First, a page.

Laser beam capable of burning hole in a car from one mile away unveiled by Lockheed Martin

Laser technology is likely to take centre stage on the battlefields of the future

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The Independent US

A photo of a car on fire, which wouldn’t look out of place in a Hollywood action movie, has displayed the startling power of a new laser weapon which can disable a running car from over a mile away.

Demonstrating the power of the 30 kilo-watt laser, the image shows a small truck with smoke billowing from a hole seared into its bonnet.

The prototype of the device known as Advanced Test High Energy Asset (Athena) successfully disabled the engine of the vehicle in a matter of seconds in its test run.

During the test, the truck was mounted on a platform with its engine and drive train running to simulate a real-life scenario.

The laser harnesses a technique called spectral beam combining, which causes multiple fibre laser modules to form a single, powerful, high-quality beam – making the laser efficient but also highly lethal.

This new laser technology looks likely to take centre stage on the battlefields of the future.

Keoki Jackson, Lockheed Martin chief technology officer, said: “Fiber-optic lasers are revolutionising directed energy systems.


“We are investing in every component of the system – from the optics and beam control to the laser itself – to drive size, weight and power efficiencies. This test represents the next step to providing lightweight and rugged laser weapon systems for military aircraft, helicopters, ships and trucks.”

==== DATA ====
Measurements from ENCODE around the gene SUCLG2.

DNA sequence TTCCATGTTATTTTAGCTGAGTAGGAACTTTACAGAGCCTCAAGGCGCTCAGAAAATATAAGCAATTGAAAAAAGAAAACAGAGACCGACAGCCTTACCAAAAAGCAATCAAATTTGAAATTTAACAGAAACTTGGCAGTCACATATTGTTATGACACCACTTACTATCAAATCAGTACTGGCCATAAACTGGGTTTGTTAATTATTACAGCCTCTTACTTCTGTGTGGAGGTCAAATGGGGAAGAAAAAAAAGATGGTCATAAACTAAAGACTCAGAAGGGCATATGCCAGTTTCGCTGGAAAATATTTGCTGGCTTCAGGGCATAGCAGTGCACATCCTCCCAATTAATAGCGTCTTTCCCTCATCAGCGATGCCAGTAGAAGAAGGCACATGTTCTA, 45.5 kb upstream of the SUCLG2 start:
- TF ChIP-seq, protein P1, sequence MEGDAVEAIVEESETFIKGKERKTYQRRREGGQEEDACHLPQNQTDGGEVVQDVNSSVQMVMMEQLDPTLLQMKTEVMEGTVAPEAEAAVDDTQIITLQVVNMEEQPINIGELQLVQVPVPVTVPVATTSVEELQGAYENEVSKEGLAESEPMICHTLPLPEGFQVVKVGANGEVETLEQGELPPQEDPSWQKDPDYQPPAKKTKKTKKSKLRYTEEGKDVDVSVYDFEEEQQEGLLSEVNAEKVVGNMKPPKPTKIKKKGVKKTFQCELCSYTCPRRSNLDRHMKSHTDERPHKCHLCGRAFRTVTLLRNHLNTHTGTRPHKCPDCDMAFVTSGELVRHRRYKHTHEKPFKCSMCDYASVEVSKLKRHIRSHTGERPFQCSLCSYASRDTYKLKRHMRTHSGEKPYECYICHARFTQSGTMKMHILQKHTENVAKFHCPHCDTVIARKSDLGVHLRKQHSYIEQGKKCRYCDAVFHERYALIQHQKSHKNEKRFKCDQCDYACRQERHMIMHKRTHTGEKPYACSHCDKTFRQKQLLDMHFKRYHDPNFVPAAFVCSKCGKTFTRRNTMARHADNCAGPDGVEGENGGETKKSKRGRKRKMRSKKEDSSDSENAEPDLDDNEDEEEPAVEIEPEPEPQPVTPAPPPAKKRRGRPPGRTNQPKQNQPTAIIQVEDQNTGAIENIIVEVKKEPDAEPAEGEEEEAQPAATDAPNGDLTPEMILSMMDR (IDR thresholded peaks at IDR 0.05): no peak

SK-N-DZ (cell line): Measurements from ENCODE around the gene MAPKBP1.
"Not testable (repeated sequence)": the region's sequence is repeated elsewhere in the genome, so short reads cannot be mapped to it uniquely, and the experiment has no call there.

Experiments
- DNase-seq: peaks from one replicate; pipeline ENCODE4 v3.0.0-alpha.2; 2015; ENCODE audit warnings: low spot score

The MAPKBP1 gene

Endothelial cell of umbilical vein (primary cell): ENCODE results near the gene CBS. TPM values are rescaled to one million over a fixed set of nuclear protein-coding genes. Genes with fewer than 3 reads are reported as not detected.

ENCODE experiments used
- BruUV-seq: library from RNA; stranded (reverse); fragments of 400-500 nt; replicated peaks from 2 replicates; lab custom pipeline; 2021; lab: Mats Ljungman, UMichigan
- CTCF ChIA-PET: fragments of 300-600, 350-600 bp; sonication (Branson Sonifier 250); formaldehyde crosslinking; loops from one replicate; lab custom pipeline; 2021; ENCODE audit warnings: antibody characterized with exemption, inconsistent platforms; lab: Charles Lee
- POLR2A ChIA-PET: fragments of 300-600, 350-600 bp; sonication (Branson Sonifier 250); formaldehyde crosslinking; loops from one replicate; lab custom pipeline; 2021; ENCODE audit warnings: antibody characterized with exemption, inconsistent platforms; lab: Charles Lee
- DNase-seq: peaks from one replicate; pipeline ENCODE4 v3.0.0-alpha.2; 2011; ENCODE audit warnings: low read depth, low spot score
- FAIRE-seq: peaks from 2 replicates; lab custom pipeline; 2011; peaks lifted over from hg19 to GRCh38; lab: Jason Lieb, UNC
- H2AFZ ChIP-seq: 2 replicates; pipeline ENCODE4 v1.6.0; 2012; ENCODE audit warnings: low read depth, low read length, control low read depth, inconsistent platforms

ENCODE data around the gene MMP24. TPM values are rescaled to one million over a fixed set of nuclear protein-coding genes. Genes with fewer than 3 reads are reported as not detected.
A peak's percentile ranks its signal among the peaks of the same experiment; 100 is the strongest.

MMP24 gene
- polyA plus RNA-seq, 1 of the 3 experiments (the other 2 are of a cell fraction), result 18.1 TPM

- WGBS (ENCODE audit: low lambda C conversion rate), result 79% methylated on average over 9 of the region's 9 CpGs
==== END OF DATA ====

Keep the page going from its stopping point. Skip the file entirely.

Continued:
Last year the US navy installed its first laser weapon system, called Laws, on warship USS Ponce, which is currently stationed in the Persian Gulf.

A video of the laser weapon system released by the Office of Naval Research last year shows it being deployed aboard the ship.

It shows the weapon being used against two test targets, including a speedboat which bursts into flames. Other targets were located at sea and in the air, including unmanned aerial vehicles (UAVs), or drones.

Owing to the weapon's power, a Navy Official clarified at the time that humans were not a target of Laws, under stipulations of the Geneva Convention.